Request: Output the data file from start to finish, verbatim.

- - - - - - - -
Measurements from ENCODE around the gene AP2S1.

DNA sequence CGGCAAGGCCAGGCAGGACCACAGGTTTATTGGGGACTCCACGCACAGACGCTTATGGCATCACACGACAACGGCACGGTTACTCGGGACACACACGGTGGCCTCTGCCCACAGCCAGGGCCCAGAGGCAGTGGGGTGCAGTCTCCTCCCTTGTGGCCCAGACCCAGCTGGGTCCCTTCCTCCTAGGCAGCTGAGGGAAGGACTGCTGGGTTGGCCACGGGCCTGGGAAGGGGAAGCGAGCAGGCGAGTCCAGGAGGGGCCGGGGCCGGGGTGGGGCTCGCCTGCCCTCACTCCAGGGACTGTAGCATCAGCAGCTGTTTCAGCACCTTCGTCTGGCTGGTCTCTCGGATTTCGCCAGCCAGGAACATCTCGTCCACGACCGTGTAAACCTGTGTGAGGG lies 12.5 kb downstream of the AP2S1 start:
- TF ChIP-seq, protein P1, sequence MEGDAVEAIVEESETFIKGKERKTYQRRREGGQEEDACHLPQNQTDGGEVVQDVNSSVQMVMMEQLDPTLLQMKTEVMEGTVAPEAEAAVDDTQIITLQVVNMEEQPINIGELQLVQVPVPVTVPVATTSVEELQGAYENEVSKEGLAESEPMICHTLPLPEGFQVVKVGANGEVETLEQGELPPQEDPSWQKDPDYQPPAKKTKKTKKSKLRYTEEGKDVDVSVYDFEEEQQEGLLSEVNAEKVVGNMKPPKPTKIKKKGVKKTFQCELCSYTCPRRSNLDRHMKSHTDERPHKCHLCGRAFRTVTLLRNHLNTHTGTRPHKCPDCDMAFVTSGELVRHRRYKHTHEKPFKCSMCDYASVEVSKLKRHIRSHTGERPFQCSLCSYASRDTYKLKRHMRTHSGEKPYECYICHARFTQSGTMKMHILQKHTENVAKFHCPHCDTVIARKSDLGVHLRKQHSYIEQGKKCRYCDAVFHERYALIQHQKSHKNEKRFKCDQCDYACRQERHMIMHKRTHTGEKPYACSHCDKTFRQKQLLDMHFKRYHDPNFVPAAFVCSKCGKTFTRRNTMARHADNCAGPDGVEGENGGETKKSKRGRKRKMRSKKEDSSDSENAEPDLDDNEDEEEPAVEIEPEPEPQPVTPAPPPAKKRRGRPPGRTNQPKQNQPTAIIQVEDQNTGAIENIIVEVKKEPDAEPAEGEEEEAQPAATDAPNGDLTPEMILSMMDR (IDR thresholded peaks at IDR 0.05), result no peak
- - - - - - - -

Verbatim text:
Measurements from ENCODE around the gene AP2S1.

DNA sequence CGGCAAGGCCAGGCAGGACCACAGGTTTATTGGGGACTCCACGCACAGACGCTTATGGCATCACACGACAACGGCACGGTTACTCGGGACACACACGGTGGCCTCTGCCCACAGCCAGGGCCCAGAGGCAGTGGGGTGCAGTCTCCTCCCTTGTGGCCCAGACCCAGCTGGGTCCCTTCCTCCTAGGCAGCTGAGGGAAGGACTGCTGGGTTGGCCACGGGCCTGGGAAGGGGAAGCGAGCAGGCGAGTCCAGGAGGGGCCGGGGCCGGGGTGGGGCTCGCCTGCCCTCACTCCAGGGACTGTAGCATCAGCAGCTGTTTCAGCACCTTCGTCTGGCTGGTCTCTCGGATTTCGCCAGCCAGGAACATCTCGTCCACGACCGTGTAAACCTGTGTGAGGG lies 12.5 kb downstream of the AP2S1 start:
- TF ChIP-seq, protein P1, sequence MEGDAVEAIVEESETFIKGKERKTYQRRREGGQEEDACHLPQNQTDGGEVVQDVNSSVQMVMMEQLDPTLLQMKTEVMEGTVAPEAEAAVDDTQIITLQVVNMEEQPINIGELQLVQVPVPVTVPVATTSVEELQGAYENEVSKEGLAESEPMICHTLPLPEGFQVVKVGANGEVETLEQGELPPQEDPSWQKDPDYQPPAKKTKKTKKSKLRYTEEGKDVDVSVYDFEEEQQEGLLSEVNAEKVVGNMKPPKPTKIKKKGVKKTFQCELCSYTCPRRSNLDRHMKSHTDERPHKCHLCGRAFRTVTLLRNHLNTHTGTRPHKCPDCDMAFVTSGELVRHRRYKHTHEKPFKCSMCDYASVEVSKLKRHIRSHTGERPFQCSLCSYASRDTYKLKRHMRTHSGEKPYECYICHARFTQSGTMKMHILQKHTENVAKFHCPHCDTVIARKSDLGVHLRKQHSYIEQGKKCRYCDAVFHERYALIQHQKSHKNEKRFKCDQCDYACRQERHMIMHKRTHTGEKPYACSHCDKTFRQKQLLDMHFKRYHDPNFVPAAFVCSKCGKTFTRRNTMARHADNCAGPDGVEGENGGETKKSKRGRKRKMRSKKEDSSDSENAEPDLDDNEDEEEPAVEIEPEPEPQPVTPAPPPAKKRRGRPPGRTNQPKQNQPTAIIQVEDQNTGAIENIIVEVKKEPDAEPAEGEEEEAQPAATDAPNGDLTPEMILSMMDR (IDR thresholded peaks at IDR 0.05), result no peak